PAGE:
Is China’s Money Pouring Into Hong Kong?

Influx of capital has authorities puzzled
By Li Zhen
Li Zhen
Li Zhen
July 16, 2014 Updated: July 16, 2014

HONG KONG—The Hong Kong Monetary Authority (HKMA) has intervened in the currency market eight times in just ten days due to recent unusual fluctuations of the Hong Kong dollar’s effective exchange rate index.

Some bankers have said it is unusual that the HKMA is performing so many capital injections. There has not been a consensus in the industry as to why there has been a sudden increase in the demand for the Hong Kong dollar or where the influx of money is going.

The public also has many different opinions on the subject. Regulatory authorities and financial institutions are closely monitoring the market development.

Some suspect the money is coming from mainland China. According to financial experts, the funds outstanding for the foreign exchange of the People’s Bank of China has been rapidly decreasing for the past two months.

This may reflect a large outflow of capital from mainland China, which could be the source of Hong Kong’s influx of capital, the financial experts stated.

On July 10, during the European trading hours after the Hong Kong market closed, the HKMA undertook the selling of US dollars and injected $2.325 billion into the banking system. Along with the $2.6 billion that was injected during the American session in the morning, the HKMA injected a total of $4.9 billion, which raised the aggregate balance of the banking system to $186.981 billion by July 14.

Many Explanations

The HKMA has stated in a press release that the influx of money into Hong Kong may be related to merging the activities of the Hong Kong dollar with corporate dividends. They explained that their repeated capital injections over the past few days are meant to ensure that the lower exchange rate limit of HK $7.75 per US dollar is met.

According to the Asia-Pacific chief investment officer at UBS Wealth Management, Pu Yonghao, the recent cash inflow might be because mainland China and Hong Kong have cheaper stock market values. Moreover, there have been many new shares in the market, attracting many investments.

On the other hand, some analysts believe the Hong Kong stock market has been relatively quiet recently. Since the e-commerce company Alibaba Group changed to target the U.S. stock market, there is yet to be news about large enterprises being listed in the Hong Kong stock market during the second half of the year.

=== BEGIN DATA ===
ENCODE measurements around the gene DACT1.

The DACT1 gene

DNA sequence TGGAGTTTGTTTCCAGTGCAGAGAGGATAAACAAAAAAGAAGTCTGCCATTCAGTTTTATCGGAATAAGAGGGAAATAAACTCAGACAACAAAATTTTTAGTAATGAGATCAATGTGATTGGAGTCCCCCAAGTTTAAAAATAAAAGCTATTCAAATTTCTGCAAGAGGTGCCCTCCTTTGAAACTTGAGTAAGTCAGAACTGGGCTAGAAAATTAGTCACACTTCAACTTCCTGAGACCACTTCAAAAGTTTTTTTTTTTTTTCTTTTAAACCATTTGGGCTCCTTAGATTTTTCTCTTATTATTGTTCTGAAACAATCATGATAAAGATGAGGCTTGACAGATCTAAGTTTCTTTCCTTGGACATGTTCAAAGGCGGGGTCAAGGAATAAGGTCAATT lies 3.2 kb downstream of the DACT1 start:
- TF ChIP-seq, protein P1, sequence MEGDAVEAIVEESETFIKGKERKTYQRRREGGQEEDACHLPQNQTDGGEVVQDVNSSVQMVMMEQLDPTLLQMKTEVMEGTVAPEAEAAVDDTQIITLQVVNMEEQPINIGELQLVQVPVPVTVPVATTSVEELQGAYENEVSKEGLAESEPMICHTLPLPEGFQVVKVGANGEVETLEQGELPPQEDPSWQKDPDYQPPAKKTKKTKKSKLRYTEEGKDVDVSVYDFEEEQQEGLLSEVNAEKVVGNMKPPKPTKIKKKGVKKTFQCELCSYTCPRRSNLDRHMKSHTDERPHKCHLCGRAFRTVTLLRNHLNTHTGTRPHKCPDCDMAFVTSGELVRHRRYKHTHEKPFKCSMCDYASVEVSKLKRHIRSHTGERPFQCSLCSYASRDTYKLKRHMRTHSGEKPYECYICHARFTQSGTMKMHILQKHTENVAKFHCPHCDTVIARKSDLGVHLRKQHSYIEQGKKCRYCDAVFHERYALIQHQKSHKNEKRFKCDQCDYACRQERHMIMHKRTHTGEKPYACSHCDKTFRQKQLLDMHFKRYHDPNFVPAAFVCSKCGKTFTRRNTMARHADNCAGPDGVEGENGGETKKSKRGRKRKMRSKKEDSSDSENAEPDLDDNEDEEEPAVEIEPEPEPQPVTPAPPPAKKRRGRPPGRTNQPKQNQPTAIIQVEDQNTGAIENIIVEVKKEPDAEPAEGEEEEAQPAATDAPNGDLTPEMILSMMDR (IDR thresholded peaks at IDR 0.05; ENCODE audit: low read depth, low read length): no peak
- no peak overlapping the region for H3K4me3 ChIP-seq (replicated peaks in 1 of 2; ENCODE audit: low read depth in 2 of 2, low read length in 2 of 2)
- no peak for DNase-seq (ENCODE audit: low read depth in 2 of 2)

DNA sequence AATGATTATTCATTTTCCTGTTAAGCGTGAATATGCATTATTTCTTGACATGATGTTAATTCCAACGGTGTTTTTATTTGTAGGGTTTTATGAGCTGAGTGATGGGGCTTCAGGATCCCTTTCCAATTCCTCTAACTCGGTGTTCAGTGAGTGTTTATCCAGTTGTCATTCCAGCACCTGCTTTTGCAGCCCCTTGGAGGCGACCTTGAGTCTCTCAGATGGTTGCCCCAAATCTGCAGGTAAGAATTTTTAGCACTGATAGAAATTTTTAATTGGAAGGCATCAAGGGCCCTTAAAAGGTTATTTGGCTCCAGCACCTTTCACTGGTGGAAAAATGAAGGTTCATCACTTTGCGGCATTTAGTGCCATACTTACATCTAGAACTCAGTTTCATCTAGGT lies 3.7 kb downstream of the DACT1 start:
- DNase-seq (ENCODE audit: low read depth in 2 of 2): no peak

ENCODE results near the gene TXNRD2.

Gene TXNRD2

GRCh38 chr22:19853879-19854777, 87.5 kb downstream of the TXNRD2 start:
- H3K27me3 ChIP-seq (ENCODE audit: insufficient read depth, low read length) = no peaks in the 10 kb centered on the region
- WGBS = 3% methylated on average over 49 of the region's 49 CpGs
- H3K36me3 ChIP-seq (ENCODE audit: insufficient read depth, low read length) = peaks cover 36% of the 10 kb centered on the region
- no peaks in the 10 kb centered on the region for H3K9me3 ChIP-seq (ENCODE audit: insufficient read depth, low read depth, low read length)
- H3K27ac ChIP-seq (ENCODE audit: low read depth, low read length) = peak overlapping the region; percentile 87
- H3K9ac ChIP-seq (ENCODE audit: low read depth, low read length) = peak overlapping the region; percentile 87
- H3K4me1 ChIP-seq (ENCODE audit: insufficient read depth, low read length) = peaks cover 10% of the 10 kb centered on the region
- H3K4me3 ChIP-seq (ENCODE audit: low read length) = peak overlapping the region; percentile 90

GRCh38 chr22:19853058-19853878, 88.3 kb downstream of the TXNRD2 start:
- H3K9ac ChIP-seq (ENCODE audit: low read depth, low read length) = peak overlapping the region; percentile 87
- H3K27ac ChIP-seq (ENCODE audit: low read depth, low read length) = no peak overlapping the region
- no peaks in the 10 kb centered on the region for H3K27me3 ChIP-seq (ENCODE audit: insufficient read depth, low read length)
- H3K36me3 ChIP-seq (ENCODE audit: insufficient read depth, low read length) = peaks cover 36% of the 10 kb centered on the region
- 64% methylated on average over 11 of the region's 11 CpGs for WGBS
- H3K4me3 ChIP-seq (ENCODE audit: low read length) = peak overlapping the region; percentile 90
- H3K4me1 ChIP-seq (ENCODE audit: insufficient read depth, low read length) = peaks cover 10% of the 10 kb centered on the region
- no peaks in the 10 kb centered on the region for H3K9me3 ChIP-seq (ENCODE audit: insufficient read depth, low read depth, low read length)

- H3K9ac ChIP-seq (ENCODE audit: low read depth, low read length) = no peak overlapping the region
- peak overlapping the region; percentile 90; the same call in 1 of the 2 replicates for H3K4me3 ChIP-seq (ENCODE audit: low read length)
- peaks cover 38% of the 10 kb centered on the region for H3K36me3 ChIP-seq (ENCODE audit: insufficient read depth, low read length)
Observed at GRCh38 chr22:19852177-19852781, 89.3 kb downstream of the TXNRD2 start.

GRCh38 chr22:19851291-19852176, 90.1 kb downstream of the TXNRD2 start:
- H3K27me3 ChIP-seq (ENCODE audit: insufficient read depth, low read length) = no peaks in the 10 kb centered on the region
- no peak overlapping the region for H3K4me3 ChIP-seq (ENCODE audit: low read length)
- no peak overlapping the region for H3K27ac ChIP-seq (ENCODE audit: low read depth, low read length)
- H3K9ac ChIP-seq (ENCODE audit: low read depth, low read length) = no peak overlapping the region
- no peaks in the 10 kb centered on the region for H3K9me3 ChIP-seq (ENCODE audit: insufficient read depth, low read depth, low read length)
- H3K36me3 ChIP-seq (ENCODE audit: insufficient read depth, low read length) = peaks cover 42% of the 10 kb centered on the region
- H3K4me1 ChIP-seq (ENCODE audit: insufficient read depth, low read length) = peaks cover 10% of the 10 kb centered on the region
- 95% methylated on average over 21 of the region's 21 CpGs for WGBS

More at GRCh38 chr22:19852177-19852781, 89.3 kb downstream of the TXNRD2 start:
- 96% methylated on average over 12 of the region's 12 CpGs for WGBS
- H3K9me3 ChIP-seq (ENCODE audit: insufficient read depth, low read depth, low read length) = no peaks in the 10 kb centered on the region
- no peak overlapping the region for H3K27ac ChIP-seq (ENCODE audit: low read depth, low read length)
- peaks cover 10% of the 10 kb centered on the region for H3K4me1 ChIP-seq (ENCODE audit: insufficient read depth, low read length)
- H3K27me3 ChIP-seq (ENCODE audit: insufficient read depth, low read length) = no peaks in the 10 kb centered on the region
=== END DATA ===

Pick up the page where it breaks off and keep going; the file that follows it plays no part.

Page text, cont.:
Most companies listed are relatively small or medium-sized, the funds raised are not high, and there is nothing that would attract a large influx of money.

There are also rumors that the influx is for the pilot program Shanghai-Hong Kong Stock Connect, which will launch in October. However, people in the treasury market believe that there is no reason for investors to invest two months early and at such a high Hong Kong dollar value.

Stanley Ng Yuet-ning, former Hang Seng Bank economic researcher and Hong Kong independent financial analyst, said perhaps the capital injection on July 1 was to stabilize the worries in the market. The central government may have been worried that there would be political conflicts in Hong Kong on July 1, the day of the Hong Kong protest for universal suffrage.

However, this argument has not been confirmed.

What Goes In Must Go Out

Another possibility is that the HKMA made multiple interventions because they are worried about the risks that could occur when this large influx flows back out.

“Many risks have continued to increase,” said Ceajer Chan Ka-keung, Secretary for Financial Services and the Treasury.

“Though the influx of money makes investors happy, one day the rush of hot money will leave. The government will pay more attention to the movement of the capital and its associated risks,” said Chan.

Hong Kong political and economic columnist Liao Shiming believes that the HKMA’s unusual capital injections mean that there is considerable pressure on the capital market. The HKMA is more worried about the outflow of capital than the inflow, he said.

“Hong Kong has implemented an exchange rate system connected with the U.S. dollar,” said Liao. “The usual situation is that if this amount of money is still in Hong Kong, even if it cannot be converted to U.S. dollars and taken away, the HKMA will not interfere.”

“Since the HKMA is interfering, this represents that a certain amount of capital has outflowed, and it is not a small number.”

Li Zhen